Internet Shakespeare Editions


The marketplace

From the Roxburghe Ballads. University of Victoria Library.

The street cries recorded by the composer Orlando Gibbons give some idea of the bustle and variety of London's markets:

Hot codlings [cooking apples], hot. Hot apple
pies, hot.
Hot pippin pies, hot.
Fine pomegranates, fine. Hot mutton pies, hot.
Ha' ye any old bellows or trays to mend?
Rosemary and bays, quick and gentle.
Ripe chestnuts, ripe. Ripe walnuts, ripe.
Ripe cabbage, white young cabbage, white.

Listen to the "Street Cries (music)"

More street cries.*

The town crier.*


  1. Early commercials

    "Buy any ink, will you buy any pens, very fine writing ink, will you buy any ink?"

    "I ha' ripe peascods, ripe. Ripe damsons, fine ripe damsons. Hard garlic, hard. Fine potatoes, fine." [Potatoes were first introduced to England in 1573.]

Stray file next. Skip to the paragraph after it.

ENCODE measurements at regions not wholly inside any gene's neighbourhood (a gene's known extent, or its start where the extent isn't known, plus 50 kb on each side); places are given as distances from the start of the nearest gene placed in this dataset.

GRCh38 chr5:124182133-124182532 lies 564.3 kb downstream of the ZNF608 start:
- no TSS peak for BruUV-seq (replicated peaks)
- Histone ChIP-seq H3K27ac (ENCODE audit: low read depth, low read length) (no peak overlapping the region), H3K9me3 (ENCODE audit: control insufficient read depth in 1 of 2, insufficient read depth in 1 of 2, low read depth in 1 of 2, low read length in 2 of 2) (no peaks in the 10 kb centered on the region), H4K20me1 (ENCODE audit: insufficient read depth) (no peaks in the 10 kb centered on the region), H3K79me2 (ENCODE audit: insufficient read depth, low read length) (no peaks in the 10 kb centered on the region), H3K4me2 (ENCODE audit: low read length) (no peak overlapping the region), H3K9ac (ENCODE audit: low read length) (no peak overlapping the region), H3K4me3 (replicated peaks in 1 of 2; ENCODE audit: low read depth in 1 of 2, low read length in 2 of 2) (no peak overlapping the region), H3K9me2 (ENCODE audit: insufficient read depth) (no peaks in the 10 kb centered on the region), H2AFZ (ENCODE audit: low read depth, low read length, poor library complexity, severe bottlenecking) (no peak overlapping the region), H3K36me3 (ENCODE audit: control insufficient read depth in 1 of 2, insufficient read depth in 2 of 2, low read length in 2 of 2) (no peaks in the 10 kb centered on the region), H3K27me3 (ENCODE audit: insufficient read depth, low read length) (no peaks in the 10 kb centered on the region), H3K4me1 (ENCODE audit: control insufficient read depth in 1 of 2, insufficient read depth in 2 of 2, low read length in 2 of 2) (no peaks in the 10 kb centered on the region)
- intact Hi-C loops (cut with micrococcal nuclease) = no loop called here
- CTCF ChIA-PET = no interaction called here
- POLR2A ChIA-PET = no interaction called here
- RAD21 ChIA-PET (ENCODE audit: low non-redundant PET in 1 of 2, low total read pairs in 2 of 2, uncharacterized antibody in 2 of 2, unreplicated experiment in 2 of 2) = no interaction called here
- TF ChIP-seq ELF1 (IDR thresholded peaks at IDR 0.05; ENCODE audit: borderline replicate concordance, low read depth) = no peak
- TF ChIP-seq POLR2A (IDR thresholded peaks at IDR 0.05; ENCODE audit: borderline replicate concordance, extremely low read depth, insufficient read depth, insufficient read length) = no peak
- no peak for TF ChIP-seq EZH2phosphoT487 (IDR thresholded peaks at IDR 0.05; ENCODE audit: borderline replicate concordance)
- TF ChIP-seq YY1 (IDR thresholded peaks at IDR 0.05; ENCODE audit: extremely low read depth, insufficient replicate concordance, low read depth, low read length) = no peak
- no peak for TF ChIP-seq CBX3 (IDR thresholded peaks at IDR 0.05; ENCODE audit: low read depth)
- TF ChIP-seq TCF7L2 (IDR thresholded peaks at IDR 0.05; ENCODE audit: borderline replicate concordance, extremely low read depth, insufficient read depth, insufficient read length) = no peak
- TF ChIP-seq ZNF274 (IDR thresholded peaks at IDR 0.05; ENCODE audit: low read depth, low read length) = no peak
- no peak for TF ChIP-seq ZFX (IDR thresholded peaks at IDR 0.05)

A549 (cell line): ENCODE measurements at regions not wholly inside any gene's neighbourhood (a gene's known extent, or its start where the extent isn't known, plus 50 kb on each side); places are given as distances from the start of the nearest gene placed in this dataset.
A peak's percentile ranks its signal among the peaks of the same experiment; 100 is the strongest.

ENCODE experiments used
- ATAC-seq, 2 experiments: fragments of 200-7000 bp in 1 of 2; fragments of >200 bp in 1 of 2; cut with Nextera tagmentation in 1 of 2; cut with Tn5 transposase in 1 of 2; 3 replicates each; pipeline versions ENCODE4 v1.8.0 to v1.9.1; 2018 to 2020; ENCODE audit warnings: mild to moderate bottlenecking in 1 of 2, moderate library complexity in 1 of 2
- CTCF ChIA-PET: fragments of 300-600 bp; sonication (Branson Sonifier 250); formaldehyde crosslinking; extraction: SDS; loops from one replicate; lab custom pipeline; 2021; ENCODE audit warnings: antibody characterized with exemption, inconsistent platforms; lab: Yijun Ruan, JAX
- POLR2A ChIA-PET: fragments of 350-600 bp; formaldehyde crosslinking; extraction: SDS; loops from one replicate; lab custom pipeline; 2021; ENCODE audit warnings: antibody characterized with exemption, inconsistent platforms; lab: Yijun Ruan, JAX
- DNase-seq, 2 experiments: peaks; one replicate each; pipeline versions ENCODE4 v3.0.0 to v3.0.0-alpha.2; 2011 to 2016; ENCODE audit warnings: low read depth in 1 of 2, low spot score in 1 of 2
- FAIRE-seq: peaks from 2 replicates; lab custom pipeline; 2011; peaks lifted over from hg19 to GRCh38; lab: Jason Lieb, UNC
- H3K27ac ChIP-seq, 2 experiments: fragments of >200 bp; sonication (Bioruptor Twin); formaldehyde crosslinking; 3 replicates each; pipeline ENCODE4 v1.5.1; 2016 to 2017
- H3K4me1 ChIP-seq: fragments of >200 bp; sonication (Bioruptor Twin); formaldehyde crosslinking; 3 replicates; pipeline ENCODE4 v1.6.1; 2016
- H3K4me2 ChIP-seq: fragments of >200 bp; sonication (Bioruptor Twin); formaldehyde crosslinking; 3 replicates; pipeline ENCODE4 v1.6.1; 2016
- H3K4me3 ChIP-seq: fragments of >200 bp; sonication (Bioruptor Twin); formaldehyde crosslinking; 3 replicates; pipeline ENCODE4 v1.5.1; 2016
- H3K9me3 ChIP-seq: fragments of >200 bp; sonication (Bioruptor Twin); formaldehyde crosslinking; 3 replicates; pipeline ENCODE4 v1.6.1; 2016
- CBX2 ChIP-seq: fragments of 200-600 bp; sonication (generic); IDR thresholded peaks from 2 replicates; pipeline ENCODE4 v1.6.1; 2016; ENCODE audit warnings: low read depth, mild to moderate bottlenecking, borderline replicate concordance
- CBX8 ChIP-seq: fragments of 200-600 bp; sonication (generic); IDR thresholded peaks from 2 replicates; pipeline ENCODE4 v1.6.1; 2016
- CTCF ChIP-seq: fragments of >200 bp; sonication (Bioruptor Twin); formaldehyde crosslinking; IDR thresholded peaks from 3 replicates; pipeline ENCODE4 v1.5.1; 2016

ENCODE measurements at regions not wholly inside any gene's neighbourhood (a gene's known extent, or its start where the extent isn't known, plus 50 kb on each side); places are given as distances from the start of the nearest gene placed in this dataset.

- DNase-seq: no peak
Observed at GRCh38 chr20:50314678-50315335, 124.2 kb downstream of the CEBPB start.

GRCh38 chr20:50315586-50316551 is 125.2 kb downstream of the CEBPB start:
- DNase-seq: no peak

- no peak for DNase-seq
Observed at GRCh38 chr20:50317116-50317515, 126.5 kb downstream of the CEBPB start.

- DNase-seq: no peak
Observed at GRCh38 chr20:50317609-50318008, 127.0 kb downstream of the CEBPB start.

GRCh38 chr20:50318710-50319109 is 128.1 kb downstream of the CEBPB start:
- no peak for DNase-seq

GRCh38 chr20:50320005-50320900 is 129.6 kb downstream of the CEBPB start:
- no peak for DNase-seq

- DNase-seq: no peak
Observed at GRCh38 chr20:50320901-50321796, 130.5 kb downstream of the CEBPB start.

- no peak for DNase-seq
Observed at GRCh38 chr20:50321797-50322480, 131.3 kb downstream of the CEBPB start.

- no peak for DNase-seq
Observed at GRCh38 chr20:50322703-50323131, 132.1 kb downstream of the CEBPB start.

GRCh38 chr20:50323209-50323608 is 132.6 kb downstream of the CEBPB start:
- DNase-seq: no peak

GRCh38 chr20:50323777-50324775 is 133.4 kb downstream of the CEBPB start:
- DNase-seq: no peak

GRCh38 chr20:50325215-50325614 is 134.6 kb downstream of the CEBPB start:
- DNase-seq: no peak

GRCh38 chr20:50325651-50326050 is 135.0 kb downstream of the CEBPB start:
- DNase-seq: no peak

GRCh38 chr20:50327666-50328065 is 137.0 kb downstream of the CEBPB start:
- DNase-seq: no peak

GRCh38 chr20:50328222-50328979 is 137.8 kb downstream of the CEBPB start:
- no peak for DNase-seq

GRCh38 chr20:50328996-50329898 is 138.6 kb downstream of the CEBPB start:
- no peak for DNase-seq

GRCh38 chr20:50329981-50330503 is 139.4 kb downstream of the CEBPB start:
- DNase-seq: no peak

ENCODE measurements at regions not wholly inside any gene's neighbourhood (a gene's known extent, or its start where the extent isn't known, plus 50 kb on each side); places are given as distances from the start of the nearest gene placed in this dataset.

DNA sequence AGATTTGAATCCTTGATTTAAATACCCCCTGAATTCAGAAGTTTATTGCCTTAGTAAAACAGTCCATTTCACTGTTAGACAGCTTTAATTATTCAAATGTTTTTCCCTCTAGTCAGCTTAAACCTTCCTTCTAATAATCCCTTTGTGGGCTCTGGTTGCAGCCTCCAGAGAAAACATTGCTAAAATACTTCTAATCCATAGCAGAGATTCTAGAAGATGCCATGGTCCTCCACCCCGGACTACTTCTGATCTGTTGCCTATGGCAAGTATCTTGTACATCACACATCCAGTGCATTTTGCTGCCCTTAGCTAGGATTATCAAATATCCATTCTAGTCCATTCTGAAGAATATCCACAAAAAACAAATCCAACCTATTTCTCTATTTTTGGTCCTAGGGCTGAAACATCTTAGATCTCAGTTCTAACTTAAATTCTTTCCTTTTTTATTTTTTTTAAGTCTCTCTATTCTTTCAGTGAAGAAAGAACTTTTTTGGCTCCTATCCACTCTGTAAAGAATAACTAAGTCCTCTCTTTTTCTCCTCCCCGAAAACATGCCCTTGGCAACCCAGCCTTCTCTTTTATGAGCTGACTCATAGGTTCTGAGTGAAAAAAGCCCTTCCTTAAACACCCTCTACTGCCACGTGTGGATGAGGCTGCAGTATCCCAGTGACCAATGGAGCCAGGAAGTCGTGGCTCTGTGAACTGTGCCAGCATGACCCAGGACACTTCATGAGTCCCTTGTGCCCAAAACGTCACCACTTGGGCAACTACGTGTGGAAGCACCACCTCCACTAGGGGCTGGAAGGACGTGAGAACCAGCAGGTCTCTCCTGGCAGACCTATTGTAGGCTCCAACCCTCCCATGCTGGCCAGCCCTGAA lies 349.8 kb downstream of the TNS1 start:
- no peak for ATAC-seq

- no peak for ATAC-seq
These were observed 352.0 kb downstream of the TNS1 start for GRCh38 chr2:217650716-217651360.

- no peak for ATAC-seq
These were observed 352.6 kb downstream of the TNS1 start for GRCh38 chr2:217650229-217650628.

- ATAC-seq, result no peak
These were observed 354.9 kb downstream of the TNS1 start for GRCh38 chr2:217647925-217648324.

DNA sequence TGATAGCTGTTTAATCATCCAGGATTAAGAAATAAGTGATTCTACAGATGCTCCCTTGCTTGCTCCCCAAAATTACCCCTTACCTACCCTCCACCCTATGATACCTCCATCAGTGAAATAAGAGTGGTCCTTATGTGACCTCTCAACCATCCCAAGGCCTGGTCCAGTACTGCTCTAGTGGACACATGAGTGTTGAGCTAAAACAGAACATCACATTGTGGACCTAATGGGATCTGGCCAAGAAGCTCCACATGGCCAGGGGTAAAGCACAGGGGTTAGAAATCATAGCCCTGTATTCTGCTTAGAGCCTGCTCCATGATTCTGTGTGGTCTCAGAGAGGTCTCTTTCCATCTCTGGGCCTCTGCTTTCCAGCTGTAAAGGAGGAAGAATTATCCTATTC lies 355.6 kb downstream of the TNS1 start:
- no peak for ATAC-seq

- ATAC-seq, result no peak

"What is't ye lack? Fine wrought shirts or smocks. Perfumed waistcoats, fine bone lace or edgings, sweet gloves, silk garters, very fine silk garters, fine combs or glasses. Old doublets, ha'ye any old doublets?"

    "Ha' ye any corns on your feet or toes? Will ye buy any starch for a clear complexion, mistress?"

    "Will ye buy any aqua vitae, mistress?"

    "Ha' ye any rats or mice to kill?"
    (Orlando Gibbons, "Street Cries")

  2. The Town Crier

    Oyez! If any man or woman can tell tidings of a grey mare, with a long mane and a short tail, she halts [limps] right down before, and is stark lame behind, and was lost this thirtieth day of February. He that can tell any tidings of her, let him come to the Crier, and he shall have well for his hire.